Gravity grease interceptors are often made of concrete, but can be built from steel, fiberglass or plastic. These interceptors often hold more than 500 gallons in liquid capacity. However, they can only hold a small percentage of that capacity in grease. These interceptors can be fairly large and require a large hole, sometimes the size of a small swimming pool, excavated to bury in the ground. They are not certified to meet any standards, so cities require them to be pumped out once they are 25% full of grease and solids.


Gravity grease interceptors are usually pumped every 90 days. Proper maintenance requires a pump truck and specialized equipment, resulting in hundreds of dollars in maintenance every year. GGI's can also degrade, fail, and require replacement as often as every 10 years. Since they are buried in the ground replacement is an expensive process requiring heavy equipment.


  • High Capacity Hydromechanical Grease Interceptors (HCHGI)



High Capacity HGIs, such as Trapzilla, have become more popular in recent years as restaurants open in more nontraditional sites. Often, these sites don't have space for a large concrete grease interceptor. HCHGIs take up less space and hold more grease as a percent of their liquid capacity — often between 70-85% of their liquid capacity or even higher as in the case of some Trapzilla models. These interceptors are 3rd party certified to meet efficiency standards. Most are made out of durable plastic or fiberglass, lasting much longer than concrete GGIs. They are usually lightweight and easy to install without heavy equipment. Most manufacturers test beyond the minimum standard to demonstrate the full capacity of the unit.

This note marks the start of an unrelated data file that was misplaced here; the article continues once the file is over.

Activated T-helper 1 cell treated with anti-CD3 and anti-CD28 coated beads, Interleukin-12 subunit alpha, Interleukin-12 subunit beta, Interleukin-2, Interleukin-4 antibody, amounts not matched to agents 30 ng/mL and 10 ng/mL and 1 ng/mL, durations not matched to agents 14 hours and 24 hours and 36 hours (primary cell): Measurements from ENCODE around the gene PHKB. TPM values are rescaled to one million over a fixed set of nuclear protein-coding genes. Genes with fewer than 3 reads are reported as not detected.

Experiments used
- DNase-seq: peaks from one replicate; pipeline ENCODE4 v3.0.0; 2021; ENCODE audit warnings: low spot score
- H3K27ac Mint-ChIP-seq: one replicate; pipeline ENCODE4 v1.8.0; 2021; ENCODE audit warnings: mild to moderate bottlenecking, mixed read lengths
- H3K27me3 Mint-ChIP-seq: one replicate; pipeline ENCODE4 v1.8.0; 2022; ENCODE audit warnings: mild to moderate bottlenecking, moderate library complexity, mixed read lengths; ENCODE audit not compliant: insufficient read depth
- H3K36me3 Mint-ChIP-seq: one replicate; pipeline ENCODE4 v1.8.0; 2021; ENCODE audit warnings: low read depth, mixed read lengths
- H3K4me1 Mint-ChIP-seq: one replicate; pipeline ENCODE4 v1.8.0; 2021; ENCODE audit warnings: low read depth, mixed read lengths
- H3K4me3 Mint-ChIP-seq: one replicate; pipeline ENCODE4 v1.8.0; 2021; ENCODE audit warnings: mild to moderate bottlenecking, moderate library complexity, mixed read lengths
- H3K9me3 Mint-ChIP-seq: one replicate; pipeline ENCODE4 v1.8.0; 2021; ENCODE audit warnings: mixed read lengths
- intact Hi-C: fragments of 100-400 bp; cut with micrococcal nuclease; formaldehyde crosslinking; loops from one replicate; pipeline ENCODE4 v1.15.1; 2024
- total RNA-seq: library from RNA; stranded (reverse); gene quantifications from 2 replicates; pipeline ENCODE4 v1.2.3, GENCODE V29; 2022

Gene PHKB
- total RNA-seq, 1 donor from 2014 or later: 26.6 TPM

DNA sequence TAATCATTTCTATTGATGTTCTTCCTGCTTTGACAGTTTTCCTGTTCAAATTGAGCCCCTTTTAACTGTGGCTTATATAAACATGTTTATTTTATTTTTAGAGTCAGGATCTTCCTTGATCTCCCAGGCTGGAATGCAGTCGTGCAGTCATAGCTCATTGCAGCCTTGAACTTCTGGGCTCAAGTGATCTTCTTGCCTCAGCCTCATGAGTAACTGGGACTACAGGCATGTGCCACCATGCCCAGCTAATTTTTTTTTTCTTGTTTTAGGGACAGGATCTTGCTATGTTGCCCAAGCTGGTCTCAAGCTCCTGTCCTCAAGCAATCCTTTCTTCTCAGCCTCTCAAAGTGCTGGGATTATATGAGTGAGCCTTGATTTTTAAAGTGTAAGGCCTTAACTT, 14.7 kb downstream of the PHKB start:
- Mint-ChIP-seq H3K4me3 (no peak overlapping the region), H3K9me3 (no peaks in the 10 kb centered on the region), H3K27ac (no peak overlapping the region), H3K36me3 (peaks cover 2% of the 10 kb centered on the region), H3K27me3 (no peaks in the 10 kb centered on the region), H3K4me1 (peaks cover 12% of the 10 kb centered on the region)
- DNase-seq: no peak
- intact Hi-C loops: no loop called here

One factor that’s important when choosing a grease trap is efficiency. More efficient grease traps can hold more grease from your kitchen wastewater without taking up more space. That means a lower chance of blockages and overflows. Higher grease storage capacity keeps your interceptor functioning properly and makes it simpler and less expensive to install and maintain.

tz cutaway model

Grease traps have been around since the 1880s and many grease interceptors still use the same basic design as those early models. But design and engineering innovations in more recent years have allowed companies to develop new designs that are more efficient, longer lasting, and easier to use and maintain.

Early grease traps were made of concrete. Modern grease interceptors come in a variety of materials, including steel, fiberglass and plastic. The material used in grease interceptors affects their cost, weight, installation ease, ability to be moved, and durability.  


Concrete can degrade, as can metal in some circumstances. Fiberglass tends to crack if moved. Modern plastics are lightweight and highly durable, and can make for long-lasting, highly efficient grease traps.


Compact, highly efficient grease interceptors, such as Trapzilla grease interceptors, are engineered so they never lose efficiency. They can hold upwards of 90 percent of their volume in grease before they must be cleaned out.